US Supreme Court rules Trump can remain on Colorado primary ballot

Washington, March 5 (IANS) The US Supreme Court has unanimously ruled that former President Donald Trump can remain on the primary ballot in Colorado, rejecting the state’s disqualification and potentially setting national wide guidelines.

The nine justices, three liberal and six conservative, all agreed with the ruling, Xinhua news agency reported.

By deciding that states lack the authority to remove Trump from the ballot due to his involvement in the events preceding the Capitol riot on January 6, 2021, the Supreme Court on Monday delivered a significant victory to the former president, who is the frontrunner in the Republican presidential race.

The US Supreme Court declared that the Colorado Supreme Court had made an incorrect assumption that states possess the authority to decide whether a presidential candidate is disqualified under Section 3 of the 14th Amendment of the Constitution, which prohibits individuals who have engaged in insurrection from holding public office.

“Because the Constitution makes Congress, rather than the states, responsible for enforcing section 3 against all federal officeholders and candidates, we reverse,” the ruling said.

The latest ruling makes it clear that it is Congress, rather than individual states, that is responsible for establishing regulations regarding the enforcement of the 14th Amendment provision. Therefore, this decision applies to all US states, not just Colorado.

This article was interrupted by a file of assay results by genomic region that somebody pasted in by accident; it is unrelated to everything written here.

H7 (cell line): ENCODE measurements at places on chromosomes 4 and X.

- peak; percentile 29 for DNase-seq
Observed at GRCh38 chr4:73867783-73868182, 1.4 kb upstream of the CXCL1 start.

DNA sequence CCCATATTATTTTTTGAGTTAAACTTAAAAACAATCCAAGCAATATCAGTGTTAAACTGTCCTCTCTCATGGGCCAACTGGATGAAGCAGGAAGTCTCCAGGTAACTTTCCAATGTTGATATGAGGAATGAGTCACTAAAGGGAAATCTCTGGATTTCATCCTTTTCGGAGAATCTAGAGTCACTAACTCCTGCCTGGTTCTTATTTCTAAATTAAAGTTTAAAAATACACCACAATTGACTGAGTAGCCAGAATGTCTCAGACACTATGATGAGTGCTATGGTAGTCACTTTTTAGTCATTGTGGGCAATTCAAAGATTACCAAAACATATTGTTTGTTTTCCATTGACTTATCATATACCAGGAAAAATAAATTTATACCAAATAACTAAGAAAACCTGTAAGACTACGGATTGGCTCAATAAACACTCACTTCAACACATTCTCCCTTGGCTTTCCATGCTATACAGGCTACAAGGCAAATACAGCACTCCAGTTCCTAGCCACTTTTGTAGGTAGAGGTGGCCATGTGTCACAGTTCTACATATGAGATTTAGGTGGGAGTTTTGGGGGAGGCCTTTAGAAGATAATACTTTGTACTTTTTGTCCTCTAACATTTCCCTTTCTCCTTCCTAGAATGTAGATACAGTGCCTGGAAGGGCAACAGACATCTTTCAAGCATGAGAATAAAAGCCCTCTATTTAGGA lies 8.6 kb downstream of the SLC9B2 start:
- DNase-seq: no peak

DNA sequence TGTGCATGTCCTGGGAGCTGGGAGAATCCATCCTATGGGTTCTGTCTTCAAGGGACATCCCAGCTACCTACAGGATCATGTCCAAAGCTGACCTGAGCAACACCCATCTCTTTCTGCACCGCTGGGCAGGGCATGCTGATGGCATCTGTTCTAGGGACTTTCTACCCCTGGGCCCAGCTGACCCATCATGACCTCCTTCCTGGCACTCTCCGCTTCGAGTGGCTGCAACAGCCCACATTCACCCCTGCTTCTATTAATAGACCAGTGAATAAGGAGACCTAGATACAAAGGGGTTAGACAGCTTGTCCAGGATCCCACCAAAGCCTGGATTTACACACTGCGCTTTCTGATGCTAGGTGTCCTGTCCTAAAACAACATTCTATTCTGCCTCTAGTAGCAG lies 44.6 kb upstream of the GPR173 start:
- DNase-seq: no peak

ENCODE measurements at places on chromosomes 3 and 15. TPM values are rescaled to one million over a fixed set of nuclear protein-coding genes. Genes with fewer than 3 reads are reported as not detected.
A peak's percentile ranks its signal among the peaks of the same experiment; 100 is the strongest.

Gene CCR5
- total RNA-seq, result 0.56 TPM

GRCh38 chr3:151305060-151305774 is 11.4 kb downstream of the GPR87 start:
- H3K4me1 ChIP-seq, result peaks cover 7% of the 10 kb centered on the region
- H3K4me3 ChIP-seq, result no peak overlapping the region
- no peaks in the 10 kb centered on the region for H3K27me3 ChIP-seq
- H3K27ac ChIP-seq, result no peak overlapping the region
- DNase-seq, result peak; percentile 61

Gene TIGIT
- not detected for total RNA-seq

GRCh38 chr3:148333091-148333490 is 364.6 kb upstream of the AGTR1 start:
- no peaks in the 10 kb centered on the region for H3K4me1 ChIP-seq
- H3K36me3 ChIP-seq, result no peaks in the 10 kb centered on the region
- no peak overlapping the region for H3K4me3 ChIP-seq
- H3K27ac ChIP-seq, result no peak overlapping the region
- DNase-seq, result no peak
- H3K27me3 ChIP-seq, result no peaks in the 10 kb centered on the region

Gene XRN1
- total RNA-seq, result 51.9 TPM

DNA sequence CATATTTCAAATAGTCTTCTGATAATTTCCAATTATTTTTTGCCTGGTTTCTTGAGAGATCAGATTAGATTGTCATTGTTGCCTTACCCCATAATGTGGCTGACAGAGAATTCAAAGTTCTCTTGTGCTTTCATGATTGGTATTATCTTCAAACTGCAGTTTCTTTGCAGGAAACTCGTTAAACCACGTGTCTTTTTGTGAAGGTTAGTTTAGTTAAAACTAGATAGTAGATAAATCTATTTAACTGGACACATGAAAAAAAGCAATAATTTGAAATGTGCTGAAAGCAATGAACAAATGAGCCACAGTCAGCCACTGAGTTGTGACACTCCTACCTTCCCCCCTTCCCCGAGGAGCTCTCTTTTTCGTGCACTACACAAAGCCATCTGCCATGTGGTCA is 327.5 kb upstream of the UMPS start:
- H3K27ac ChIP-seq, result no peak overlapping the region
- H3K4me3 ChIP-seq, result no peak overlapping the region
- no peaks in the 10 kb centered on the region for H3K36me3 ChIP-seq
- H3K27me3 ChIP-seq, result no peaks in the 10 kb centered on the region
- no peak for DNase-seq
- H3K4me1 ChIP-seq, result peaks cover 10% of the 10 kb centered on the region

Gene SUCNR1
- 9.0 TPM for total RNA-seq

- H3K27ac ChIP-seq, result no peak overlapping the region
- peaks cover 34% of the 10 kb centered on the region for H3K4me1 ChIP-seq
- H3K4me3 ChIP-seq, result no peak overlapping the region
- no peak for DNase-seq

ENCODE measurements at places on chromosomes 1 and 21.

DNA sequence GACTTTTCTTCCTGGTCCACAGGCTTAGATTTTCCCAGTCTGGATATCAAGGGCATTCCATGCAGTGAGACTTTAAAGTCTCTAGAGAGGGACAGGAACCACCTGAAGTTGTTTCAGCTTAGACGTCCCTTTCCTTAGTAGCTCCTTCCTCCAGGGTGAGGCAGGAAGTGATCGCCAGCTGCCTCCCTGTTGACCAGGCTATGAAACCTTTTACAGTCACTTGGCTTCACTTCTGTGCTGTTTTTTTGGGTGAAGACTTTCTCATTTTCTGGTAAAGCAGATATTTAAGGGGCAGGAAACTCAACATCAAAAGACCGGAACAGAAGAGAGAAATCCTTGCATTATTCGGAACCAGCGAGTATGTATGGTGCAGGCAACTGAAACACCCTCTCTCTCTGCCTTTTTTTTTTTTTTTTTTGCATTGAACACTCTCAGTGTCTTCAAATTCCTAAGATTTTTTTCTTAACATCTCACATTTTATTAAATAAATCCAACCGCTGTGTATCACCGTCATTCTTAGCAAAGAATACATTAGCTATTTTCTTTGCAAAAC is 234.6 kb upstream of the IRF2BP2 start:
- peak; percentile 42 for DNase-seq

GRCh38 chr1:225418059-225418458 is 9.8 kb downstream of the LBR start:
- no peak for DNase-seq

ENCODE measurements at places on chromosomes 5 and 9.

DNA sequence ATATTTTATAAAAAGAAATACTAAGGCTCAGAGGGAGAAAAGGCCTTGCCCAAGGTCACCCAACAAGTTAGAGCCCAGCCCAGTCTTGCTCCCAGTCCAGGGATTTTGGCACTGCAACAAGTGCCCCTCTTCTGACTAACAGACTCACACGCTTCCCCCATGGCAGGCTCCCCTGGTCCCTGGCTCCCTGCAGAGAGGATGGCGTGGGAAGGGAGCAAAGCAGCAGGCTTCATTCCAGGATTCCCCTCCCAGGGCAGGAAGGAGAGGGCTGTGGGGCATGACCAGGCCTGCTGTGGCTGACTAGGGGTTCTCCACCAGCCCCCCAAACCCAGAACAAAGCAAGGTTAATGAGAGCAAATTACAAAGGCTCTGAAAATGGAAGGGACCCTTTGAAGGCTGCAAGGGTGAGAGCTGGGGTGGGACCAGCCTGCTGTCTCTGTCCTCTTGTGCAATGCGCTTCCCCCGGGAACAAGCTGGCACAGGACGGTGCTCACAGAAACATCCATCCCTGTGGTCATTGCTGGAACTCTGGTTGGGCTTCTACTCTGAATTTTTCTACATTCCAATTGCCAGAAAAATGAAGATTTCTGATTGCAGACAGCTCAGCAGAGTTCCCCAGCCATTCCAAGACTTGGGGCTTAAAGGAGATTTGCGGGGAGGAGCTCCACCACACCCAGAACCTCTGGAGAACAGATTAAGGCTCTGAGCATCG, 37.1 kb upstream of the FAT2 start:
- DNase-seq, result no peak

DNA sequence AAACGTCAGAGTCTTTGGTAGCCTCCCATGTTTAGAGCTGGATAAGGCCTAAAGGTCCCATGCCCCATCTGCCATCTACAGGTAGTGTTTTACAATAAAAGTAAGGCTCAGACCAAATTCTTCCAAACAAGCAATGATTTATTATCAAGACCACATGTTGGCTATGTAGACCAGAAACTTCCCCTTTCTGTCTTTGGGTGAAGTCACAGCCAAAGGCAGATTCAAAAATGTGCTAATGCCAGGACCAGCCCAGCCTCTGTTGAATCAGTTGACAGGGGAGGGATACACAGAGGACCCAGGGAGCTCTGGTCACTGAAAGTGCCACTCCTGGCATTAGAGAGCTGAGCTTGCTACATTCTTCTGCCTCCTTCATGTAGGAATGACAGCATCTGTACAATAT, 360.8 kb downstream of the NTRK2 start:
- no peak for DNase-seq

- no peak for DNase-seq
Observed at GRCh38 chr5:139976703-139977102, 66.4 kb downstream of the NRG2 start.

The result puts an end to the attempts in states like Colorado, Illinois, Maine and others to remove Trump from the ballot due to his endeavours to overturn his defeat in the 2020 election against Democrat Joe Biden.

“BIG WIN FOR AMERICA!!!” Trump posted on his social media shortly after the Supreme Court’s decision was released.

Colorado Secretary of State Jena Griswold expressed disappointment in the court’s decision. “Colorado should be able to bar oath-breaking insurrections from our ballot,” she said on X, formerly known as Twitter.

The ruling came one day before Super Tuesday, the day in the presidential primary cycle when most states vote. This year, some 15 states and one territory, including Colorado, will vote on Super Tuesday.

The three liberal justices, Sonia Sotomayor, Elena Kagan and Ketanji Brown Jackson, as well as Trump-appointed Conservative Justice Amy Coney Barrett, however, criticized their five conservative colleagues for delving deeper than necessary into resolving Trump’s case by concluding that the enforcement of the 14th Amendment can only occur through legislation enacted by Congress.

“The majority announces that a disqualification for insurrection can occur only when Congress enacts a particular kind of legislation pursuant to Section 5 of the Fourteenth Amendment. In doing so, the majority shuts the door on other potential means of federal enforcement,” wrote the three liberal justices.

“Although we agree that Colorado cannot enforce Section 3, we protest the majority’s effort to use this case to define the limits of federal enforcement of that provision,” they continued.

Barrett, Trump’s last appointee to the high court, wrote in a concurring opinion that in her judgment, “this is not the time to amplify disagreement with stridency”.

“The Court has settled a politically charged issue in the volatile season of a Presidential election. Particularly in this circumstance, writings on the Court should turn the national temperature down, not up,” wrote Barrett.



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